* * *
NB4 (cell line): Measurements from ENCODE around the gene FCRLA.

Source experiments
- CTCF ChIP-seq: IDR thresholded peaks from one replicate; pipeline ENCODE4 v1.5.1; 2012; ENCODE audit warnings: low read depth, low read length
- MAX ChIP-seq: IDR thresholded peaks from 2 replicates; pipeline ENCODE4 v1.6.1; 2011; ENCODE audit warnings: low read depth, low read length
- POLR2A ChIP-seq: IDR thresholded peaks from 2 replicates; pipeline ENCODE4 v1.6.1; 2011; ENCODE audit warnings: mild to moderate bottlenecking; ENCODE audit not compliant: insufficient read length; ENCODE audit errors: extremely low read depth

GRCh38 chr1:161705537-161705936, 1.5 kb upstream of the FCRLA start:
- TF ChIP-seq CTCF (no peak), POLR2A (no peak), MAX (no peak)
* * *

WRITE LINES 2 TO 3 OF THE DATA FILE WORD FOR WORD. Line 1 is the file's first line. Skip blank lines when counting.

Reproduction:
Source experiments
- CTCF ChIP-seq: IDR thresholded peaks from one replicate; pipeline ENCODE4 v1.5.1; 2012; ENCODE audit warnings: low read depth, low read length